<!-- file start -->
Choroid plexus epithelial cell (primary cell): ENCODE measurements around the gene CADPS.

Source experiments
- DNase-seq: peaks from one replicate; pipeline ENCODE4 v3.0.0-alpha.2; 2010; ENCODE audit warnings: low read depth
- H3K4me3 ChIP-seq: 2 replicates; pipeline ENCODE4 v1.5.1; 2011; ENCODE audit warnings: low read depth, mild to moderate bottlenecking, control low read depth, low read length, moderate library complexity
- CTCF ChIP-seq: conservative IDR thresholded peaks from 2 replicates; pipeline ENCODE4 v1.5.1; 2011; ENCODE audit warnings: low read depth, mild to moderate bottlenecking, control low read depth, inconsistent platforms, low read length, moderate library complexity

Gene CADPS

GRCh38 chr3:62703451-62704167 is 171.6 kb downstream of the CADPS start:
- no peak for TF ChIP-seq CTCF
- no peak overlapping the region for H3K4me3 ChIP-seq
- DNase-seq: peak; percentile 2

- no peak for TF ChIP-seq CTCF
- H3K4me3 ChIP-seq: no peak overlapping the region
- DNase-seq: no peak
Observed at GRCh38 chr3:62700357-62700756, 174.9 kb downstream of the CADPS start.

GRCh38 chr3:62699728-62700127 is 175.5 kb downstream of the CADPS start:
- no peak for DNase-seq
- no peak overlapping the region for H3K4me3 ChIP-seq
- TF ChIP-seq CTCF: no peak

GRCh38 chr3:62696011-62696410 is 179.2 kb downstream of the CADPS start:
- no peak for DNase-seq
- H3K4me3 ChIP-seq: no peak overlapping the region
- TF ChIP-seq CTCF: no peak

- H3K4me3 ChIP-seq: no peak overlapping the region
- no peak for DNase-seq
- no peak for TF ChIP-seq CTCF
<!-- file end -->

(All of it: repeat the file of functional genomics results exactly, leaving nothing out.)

Choroid plexus epithelial cell (primary cell): ENCODE measurements around the gene CADPS.

Source experiments
- DNase-seq: peaks from one replicate; pipeline ENCODE4 v3.0.0-alpha.2; 2010; ENCODE audit warnings: low read depth
- H3K4me3 ChIP-seq: 2 replicates; pipeline ENCODE4 v1.5.1; 2011; ENCODE audit warnings: low read depth, mild to moderate bottlenecking, control low read depth, low read length, moderate library complexity
- CTCF ChIP-seq: conservative IDR thresholded peaks from 2 replicates; pipeline ENCODE4 v1.5.1; 2011; ENCODE audit warnings: low read depth, mild to moderate bottlenecking, control low read depth, inconsistent platforms, low read length, moderate library complexity

Gene CADPS

GRCh38 chr3:62703451-62704167 is 171.6 kb downstream of the CADPS start:
- no peak for TF ChIP-seq CTCF
- no peak overlapping the region for H3K4me3 ChIP-seq
- DNase-seq: peak; percentile 2

- no peak for TF ChIP-seq CTCF
- H3K4me3 ChIP-seq: no peak overlapping the region
- DNase-seq: no peak
Observed at GRCh38 chr3:62700357-62700756, 174.9 kb downstream of the CADPS start.

GRCh38 chr3:62699728-62700127 is 175.5 kb downstream of the CADPS start:
- no peak for DNase-seq
- no peak overlapping the region for H3K4me3 ChIP-seq
- TF ChIP-seq CTCF: no peak

GRCh38 chr3:62696011-62696410 is 179.2 kb downstream of the CADPS start:
- no peak for DNase-seq
- H3K4me3 ChIP-seq: no peak overlapping the region
- TF ChIP-seq CTCF: no peak

- H3K4me3 ChIP-seq: no peak overlapping the region
- no peak for DNase-seq
- no peak for TF ChIP-seq CTCF